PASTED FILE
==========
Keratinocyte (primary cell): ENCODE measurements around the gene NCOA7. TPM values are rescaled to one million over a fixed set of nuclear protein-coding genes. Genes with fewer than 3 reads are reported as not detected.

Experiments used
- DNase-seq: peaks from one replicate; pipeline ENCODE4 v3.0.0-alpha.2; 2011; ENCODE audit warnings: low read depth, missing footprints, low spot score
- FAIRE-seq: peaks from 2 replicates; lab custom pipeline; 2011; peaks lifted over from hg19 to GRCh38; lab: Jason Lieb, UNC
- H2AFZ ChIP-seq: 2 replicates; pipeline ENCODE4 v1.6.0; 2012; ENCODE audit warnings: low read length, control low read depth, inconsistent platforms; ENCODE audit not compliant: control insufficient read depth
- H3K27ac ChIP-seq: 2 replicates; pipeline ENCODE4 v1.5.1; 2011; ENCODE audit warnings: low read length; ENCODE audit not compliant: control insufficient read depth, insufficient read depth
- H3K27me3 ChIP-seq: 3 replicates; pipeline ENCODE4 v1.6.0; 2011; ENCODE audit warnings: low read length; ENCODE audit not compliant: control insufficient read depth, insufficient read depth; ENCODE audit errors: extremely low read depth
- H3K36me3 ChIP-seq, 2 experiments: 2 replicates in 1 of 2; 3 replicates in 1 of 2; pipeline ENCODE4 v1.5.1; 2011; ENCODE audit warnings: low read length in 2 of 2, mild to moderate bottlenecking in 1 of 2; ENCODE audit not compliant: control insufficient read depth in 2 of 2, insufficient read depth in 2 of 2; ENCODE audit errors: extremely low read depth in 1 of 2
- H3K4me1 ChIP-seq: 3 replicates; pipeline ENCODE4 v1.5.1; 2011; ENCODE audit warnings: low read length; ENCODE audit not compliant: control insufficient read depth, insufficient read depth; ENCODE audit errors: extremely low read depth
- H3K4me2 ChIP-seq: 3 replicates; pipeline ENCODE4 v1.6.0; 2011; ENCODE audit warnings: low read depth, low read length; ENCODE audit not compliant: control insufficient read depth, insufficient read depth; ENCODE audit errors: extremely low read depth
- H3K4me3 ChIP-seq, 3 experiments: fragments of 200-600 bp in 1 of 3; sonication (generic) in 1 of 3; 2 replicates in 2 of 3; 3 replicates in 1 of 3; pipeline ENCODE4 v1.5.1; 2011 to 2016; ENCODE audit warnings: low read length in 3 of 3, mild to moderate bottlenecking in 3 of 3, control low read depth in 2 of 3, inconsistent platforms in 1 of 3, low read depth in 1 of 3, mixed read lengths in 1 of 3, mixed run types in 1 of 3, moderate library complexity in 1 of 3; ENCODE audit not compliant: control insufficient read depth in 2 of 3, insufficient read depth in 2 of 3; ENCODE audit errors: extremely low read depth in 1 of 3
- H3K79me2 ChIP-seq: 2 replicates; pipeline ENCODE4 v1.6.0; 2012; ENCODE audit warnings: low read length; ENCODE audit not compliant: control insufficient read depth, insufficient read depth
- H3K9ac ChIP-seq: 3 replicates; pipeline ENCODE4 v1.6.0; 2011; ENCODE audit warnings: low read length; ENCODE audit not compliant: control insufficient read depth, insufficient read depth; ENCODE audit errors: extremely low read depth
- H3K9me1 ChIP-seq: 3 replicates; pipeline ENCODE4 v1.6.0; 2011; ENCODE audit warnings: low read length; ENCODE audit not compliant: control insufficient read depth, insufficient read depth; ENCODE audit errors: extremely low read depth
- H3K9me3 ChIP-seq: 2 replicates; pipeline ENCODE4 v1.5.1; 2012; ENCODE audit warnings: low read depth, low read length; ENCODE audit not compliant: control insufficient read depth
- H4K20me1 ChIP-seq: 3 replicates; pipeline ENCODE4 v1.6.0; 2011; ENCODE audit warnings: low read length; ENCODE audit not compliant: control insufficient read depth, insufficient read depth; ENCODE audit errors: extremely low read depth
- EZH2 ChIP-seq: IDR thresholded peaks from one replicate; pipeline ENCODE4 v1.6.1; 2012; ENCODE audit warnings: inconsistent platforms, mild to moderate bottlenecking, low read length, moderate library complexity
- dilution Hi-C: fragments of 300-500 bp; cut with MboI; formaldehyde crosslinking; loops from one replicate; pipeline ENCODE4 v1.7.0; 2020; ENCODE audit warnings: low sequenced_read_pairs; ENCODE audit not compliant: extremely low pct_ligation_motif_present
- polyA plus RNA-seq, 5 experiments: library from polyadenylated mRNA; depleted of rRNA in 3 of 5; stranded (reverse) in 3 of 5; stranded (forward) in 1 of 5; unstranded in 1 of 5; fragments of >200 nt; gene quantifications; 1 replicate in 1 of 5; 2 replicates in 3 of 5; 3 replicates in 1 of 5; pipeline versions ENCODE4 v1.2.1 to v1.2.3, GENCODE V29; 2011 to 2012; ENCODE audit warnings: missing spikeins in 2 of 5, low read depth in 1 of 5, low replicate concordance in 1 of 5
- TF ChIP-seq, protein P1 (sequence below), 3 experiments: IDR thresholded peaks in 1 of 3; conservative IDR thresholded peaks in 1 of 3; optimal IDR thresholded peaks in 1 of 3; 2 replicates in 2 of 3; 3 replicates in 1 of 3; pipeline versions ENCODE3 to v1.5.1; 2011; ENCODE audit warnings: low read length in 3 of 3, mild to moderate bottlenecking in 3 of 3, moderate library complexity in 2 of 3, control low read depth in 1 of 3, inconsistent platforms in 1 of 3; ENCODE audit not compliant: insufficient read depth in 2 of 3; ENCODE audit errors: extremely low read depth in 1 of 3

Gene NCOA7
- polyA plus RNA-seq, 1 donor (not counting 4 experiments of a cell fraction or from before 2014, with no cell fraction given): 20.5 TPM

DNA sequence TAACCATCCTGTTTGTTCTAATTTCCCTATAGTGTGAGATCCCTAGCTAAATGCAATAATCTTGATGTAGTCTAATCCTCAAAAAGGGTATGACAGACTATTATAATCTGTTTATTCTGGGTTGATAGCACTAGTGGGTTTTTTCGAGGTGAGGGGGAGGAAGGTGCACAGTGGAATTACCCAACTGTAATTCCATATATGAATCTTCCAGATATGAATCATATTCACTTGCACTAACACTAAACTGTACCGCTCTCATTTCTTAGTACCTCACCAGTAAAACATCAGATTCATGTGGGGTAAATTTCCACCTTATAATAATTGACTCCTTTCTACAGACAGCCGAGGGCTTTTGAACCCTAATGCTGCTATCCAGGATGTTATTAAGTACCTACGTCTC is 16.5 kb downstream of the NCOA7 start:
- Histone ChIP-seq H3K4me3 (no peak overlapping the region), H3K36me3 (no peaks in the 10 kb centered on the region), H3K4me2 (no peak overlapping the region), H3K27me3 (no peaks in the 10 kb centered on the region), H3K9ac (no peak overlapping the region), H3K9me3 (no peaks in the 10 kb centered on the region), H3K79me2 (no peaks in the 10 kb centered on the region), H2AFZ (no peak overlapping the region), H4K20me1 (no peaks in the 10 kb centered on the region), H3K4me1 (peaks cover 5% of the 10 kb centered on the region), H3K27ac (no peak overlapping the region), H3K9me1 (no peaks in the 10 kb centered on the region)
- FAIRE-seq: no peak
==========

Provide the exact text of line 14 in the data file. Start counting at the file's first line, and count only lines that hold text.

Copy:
- H3K9me1 ChIP-seq: 3 replicates; pipeline ENCODE4 v1.6.0; 2011; ENCODE audit warnings: low read length; ENCODE audit not compliant: control insufficient read depth, insufficient read depth; ENCODE audit errors: extremely low read depth